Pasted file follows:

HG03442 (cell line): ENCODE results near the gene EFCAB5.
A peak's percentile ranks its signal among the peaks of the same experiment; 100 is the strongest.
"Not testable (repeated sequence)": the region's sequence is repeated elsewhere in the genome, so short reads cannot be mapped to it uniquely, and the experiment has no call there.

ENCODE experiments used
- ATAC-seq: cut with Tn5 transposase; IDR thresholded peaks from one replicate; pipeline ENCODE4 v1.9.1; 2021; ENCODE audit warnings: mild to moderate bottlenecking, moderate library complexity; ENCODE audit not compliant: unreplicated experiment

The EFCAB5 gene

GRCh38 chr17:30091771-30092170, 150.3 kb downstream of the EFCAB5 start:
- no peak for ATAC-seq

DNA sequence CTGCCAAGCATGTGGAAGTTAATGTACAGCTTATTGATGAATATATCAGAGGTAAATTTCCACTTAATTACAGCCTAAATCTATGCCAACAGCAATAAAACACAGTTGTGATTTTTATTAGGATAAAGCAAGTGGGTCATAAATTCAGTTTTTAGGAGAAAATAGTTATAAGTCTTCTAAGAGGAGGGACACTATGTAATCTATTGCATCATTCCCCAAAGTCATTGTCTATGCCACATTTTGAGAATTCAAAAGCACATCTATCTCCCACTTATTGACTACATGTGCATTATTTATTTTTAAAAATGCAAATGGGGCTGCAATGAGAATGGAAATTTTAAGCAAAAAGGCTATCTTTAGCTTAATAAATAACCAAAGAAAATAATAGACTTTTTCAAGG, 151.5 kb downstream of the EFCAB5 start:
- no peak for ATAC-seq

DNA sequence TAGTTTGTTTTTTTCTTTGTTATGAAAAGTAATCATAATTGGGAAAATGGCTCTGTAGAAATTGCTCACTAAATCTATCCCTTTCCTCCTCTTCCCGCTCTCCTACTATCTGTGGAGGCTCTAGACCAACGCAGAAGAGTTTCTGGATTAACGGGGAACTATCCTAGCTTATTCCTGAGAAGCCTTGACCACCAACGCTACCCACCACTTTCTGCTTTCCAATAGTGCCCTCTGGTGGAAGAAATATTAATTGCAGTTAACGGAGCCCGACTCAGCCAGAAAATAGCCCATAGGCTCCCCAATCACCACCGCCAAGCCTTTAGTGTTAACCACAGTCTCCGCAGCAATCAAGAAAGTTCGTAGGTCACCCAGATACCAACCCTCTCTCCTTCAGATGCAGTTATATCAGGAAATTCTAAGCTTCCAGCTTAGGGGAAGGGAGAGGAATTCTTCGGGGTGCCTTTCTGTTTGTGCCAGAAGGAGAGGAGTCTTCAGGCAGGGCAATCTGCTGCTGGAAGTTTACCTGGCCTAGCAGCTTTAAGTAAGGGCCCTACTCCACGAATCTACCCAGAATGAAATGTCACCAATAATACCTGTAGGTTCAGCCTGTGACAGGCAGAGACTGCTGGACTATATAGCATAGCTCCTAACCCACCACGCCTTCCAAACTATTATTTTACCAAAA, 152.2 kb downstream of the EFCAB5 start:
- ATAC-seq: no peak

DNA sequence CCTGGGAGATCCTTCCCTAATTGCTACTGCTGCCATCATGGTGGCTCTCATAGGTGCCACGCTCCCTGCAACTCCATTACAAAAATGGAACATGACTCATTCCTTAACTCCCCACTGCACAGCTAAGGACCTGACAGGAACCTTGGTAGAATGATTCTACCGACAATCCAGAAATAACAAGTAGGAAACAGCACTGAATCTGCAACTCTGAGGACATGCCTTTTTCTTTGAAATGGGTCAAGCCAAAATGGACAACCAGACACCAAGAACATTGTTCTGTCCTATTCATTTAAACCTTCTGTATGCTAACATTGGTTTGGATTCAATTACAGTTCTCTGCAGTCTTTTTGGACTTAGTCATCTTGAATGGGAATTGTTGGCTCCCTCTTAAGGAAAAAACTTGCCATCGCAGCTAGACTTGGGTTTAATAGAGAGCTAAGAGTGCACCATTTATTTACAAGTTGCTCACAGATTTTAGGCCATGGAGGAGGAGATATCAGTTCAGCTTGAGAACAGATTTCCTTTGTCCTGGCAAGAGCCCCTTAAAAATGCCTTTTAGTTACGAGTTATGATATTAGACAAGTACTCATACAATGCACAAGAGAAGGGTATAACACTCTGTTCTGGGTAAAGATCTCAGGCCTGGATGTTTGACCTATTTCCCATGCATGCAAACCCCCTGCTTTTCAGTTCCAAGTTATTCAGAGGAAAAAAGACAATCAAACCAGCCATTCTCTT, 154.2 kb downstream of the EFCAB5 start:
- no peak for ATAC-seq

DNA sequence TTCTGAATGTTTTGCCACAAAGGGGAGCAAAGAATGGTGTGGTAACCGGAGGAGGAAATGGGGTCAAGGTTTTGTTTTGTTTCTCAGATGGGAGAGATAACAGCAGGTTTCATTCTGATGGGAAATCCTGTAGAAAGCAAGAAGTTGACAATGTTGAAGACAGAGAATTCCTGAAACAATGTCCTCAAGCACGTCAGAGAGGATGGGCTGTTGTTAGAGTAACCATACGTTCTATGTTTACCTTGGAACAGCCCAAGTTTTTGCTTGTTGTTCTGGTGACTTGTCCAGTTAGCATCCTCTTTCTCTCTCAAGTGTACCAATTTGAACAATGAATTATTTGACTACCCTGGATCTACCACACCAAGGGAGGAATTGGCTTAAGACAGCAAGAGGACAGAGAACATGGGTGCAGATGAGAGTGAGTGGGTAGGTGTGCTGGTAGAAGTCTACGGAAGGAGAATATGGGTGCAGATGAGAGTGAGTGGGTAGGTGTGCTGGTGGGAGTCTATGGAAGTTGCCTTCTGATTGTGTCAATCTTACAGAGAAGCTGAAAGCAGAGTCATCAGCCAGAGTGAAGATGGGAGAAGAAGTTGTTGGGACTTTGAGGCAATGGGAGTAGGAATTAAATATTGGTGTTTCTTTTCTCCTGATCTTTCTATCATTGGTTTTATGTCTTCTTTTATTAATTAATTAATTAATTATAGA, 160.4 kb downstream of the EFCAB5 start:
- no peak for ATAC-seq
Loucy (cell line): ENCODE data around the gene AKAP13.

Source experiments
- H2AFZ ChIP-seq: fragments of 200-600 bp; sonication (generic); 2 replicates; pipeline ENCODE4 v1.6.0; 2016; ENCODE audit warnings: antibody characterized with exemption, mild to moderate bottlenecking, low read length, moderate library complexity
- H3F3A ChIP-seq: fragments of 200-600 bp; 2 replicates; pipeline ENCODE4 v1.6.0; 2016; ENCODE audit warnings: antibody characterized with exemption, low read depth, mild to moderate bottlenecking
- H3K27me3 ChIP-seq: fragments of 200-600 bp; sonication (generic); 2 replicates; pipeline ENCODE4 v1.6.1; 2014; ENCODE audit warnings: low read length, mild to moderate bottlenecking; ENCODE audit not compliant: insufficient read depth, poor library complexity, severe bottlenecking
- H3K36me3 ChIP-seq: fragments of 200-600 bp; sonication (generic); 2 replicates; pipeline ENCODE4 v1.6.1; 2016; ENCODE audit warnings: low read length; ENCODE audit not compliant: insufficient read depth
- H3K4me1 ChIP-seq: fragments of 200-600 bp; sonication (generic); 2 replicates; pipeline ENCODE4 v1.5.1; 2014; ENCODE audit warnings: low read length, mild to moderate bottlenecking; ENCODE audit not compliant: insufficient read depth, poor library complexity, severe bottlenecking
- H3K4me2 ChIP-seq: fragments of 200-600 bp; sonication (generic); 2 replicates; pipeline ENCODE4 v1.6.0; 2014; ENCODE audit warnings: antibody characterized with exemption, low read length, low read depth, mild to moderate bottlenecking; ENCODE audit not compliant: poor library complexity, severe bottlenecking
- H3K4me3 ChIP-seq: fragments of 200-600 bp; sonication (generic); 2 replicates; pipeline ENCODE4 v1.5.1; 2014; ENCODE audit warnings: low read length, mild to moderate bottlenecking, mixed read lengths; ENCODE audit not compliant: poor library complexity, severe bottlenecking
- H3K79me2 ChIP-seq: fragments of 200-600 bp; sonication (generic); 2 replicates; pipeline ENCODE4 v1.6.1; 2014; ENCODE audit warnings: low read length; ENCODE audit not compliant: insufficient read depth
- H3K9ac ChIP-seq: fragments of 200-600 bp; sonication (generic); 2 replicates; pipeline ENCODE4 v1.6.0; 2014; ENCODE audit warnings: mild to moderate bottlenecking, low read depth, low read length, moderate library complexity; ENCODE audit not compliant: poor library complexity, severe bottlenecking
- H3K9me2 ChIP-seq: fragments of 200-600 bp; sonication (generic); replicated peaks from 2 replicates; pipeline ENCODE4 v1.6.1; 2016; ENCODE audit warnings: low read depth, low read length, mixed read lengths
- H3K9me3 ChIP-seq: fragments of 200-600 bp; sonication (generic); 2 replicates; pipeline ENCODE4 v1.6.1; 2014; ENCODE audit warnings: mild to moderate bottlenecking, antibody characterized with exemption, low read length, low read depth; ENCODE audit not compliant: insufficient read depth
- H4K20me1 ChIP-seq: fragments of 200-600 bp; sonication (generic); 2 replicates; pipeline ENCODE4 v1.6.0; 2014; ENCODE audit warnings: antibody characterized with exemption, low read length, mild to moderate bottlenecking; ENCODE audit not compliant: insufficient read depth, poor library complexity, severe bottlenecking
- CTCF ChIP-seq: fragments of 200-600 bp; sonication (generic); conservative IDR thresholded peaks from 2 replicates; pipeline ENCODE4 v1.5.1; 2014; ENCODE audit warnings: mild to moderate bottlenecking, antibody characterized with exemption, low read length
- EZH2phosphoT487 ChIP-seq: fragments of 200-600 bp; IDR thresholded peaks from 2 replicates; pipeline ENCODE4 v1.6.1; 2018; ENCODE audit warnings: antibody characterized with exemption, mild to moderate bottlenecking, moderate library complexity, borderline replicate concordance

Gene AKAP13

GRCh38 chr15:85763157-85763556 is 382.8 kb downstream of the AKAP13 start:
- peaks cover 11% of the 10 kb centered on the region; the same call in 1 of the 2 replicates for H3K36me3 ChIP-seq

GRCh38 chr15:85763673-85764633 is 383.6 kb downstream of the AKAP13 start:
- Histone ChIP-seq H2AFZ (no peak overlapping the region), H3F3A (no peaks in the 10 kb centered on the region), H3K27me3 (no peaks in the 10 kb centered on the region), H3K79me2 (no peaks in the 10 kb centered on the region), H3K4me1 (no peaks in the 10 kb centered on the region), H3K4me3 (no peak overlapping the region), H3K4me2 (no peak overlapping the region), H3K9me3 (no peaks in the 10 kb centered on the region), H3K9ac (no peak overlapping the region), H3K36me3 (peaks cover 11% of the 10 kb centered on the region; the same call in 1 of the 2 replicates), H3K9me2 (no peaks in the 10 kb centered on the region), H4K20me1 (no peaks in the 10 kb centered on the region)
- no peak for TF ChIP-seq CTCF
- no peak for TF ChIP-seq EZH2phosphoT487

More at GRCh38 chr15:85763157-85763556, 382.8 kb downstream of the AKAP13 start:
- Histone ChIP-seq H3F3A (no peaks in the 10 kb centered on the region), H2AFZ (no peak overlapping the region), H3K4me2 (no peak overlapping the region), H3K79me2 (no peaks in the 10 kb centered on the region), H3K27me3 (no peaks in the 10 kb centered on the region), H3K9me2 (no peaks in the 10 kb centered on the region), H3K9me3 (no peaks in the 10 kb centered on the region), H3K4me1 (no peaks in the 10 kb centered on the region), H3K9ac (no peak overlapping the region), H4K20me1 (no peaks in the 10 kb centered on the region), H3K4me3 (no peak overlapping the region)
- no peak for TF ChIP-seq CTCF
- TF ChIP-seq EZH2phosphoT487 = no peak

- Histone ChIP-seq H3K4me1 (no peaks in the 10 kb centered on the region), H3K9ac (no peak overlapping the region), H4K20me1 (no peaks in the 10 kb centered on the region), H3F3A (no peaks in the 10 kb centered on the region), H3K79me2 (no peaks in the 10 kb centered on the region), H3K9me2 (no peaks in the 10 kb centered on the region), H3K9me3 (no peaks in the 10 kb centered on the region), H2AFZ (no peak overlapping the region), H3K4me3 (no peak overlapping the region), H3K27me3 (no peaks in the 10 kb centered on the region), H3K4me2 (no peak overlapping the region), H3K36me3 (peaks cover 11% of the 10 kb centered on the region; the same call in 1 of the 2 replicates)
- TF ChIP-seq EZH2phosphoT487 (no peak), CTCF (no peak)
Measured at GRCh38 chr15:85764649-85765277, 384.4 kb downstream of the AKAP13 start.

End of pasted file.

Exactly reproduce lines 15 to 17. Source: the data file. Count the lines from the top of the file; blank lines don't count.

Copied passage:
DNA sequence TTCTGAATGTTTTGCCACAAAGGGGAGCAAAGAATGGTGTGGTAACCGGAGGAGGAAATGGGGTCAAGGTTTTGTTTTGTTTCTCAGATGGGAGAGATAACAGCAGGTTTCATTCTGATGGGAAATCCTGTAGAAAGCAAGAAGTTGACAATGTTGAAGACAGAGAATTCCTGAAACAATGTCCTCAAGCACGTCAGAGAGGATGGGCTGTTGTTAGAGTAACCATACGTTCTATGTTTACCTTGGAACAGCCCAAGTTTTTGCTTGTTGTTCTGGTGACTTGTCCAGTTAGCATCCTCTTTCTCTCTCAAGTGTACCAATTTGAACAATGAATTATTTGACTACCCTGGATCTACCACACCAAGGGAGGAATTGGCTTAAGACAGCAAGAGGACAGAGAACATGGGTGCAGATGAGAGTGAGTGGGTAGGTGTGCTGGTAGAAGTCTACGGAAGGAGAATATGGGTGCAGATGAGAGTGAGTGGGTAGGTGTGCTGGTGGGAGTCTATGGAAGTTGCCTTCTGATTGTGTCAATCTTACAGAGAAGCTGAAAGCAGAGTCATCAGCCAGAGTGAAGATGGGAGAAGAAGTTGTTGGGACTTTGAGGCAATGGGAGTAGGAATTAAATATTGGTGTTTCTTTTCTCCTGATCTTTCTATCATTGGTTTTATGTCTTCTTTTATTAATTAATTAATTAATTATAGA, 160.4 kb downstream of the EFCAB5 start:
- no peak for ATAC-seq
Loucy (cell line): ENCODE data around the gene AKAP13.